Let's face it, it's a man's world, and cars are no exception—they are primarily made for and marketed to men. This leaves a huge gap in the market as well as in safety features, but Volvo is changing the game. In fact, they are proof that as fun as marketing is, marketing can save lives.
A lot of people don't know that the vast majority of cars are not exactly designed with women in mind. All else being equal, women are 17% more likely to be killed in a car accident than a man and 73% more likely to be seriously injured in a frontal crash. Crash dummies are 171lb, 5'9", and have the proportions of a man.
Volvo creates cars with safety features above and beyond industry standards to make sure their cars are safe for women as well. The reason Volvo started the trend toward women was because sometime in the early 2000s, although in America 53% of Volvo sales went to women, in Europe at the time the number was only 14%.
So even though I like to think that caring for my safety was out of the goodness of Volvo's heart, Volvo markets to women to make more money. Everything really is just a marketing ploy at the end of the day! However, I'm grateful for it, the end result is the same and it benefits us women just the same.
These metrics led them to develop YCC - your concept car designed by women, for women. Some features include ergonomic seats, great visibility, built in safe in the car, a lot of storage, seat design for ponytails (FINALLY!), improved safety features, and more.
Though the ponytail design hasn't come to fruition to my knowledge yet, Volvo has made tremendous steps toward increasing safety for women drivers and passengers. Here are some of their features:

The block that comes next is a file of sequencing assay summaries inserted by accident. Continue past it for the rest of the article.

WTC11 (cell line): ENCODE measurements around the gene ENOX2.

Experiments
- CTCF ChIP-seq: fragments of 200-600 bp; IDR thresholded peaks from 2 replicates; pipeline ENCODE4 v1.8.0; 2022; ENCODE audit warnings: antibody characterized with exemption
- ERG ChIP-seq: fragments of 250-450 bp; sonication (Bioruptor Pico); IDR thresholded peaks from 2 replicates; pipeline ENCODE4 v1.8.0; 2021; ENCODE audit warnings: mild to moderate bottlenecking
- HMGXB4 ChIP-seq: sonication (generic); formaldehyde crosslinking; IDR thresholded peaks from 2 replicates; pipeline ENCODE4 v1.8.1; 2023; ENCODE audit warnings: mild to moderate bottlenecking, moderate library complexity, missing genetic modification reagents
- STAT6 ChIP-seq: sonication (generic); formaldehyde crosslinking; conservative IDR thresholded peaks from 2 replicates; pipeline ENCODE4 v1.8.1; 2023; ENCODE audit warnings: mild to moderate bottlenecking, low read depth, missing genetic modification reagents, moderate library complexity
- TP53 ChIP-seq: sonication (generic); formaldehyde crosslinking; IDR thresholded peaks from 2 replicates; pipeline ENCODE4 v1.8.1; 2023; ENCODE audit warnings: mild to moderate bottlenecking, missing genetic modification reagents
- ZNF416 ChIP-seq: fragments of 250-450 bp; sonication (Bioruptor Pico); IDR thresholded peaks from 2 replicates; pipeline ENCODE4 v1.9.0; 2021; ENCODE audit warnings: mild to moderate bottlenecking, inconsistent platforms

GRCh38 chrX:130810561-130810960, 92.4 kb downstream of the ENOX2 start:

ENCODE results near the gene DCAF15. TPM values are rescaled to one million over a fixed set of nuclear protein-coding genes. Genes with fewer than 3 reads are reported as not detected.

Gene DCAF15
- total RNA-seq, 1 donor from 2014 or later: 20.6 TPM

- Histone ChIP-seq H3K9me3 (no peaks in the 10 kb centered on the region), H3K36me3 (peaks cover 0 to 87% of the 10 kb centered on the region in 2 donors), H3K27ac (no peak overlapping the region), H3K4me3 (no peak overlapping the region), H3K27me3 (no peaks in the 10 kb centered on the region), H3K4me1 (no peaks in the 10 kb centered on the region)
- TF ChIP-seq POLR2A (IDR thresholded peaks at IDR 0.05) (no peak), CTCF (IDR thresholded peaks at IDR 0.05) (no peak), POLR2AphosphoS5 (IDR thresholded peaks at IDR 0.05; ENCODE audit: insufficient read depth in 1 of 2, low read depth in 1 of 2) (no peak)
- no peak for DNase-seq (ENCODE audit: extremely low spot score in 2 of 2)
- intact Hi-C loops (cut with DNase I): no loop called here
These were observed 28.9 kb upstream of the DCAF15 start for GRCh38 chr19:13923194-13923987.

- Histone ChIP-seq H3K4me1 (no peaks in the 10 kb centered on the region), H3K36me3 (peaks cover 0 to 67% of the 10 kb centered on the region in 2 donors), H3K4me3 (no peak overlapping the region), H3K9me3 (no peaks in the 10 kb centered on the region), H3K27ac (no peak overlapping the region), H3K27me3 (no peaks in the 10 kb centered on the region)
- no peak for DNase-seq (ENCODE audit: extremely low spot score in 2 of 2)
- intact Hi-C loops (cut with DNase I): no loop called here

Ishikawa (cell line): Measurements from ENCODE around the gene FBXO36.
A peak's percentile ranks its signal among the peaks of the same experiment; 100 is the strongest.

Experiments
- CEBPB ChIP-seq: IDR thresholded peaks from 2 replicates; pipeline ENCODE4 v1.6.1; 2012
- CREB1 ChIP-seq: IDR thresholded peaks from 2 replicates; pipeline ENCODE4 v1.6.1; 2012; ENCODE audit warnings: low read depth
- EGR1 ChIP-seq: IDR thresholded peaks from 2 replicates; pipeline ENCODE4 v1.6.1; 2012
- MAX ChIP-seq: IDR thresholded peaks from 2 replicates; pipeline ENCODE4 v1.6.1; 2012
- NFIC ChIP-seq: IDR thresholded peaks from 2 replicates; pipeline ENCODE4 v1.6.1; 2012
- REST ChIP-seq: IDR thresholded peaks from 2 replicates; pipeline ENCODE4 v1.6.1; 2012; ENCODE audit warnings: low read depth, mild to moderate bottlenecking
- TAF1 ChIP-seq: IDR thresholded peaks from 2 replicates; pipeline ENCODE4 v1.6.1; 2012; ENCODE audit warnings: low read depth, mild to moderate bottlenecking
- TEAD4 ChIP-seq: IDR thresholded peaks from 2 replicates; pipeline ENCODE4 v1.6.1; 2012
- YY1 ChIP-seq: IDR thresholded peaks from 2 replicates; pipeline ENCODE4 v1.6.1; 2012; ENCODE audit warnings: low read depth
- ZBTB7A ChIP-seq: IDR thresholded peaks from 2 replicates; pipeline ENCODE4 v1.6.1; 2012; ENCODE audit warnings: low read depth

Reduces risk of whiplash by half, which is a higher problem in females.
Intelligent safety shield reduces 50% of serious chest injuries, again, a serious problem for female drivers and passengers.
Curtain airbag that reduces risk of serious head injuries by 75%.
However, what is even cooler is that Volvo also shares their data with other companies, which goes beyond marketing in the pure sense, despite that it is charitable and makes customers want to support them, it does give their competitors an advantage because Volvo is obviously paying for that R&D. I never thought I would want a Volvo, but now I really want to support this company.
A lot of other companies don't do this sort of thing because it costs a lot more and current regulations do not require it, but it is a step in the right direction. Volvo also created the first pregnant crash dummy.
I don't know about you, but my next car will be a Volvo!